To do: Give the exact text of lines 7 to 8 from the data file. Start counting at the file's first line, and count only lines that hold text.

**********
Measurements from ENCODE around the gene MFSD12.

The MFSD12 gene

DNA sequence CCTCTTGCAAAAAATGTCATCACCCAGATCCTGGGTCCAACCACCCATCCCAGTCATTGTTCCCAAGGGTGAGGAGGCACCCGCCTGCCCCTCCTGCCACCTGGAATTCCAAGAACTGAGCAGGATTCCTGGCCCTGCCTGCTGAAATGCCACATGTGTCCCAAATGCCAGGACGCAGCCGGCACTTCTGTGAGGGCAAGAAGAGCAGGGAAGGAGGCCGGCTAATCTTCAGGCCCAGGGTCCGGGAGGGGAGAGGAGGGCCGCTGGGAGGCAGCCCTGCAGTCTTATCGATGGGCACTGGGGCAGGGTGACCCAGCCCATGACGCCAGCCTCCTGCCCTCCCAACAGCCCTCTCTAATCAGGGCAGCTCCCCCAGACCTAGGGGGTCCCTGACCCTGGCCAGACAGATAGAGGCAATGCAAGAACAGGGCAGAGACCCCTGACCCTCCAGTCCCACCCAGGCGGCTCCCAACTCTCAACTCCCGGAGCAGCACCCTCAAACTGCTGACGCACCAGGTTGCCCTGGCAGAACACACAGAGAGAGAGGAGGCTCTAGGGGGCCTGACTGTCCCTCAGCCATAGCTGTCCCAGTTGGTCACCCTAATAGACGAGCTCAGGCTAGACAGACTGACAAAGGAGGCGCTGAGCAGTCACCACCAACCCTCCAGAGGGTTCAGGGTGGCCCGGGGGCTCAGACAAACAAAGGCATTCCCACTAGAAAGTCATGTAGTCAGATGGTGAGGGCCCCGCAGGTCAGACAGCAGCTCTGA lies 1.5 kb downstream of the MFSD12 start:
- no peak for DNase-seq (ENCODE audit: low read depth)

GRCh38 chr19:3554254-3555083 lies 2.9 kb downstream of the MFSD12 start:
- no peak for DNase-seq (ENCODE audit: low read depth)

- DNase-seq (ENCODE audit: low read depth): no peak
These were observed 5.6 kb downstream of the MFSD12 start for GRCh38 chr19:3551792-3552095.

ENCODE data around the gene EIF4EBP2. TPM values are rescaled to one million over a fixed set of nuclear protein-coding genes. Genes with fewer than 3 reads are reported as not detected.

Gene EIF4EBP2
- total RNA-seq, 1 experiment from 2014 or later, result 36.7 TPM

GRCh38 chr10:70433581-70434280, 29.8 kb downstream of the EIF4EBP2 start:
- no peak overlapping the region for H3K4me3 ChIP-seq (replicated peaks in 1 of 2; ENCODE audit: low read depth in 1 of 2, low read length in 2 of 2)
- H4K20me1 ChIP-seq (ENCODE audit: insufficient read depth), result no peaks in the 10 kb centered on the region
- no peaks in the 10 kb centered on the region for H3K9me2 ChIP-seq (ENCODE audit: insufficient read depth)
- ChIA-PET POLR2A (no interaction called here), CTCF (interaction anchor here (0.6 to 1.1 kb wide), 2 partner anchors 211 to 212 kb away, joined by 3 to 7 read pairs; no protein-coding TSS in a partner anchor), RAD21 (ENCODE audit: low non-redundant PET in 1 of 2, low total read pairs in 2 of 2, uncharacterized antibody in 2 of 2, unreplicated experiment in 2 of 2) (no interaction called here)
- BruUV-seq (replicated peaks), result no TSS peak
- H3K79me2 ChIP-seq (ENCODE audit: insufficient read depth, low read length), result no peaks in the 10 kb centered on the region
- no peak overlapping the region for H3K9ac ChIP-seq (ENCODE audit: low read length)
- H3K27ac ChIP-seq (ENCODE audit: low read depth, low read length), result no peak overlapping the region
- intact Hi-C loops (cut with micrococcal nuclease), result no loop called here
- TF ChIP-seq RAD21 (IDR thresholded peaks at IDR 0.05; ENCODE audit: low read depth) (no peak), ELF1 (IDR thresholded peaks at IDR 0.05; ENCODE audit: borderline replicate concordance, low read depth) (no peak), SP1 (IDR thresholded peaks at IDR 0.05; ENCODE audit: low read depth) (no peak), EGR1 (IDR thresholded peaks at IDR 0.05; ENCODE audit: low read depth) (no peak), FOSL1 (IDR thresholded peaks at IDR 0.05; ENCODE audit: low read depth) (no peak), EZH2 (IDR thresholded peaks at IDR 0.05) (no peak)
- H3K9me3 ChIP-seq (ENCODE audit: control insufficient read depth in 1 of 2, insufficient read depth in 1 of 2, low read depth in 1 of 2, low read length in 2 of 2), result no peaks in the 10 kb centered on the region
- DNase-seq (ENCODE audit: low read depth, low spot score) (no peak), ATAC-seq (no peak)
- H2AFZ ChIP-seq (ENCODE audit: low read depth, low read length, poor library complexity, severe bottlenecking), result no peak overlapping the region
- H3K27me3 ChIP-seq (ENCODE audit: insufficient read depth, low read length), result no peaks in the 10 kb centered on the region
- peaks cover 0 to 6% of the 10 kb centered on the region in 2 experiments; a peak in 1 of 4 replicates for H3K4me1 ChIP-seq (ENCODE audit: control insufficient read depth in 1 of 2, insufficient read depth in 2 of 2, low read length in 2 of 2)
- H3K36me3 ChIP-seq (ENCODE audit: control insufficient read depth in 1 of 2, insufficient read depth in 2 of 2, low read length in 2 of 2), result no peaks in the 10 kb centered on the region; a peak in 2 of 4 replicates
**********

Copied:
- DNase-seq (ENCODE audit: low read depth): no peak
These were observed 5.6 kb downstream of the MFSD12 start for GRCh38 chr19:3551792-3552095.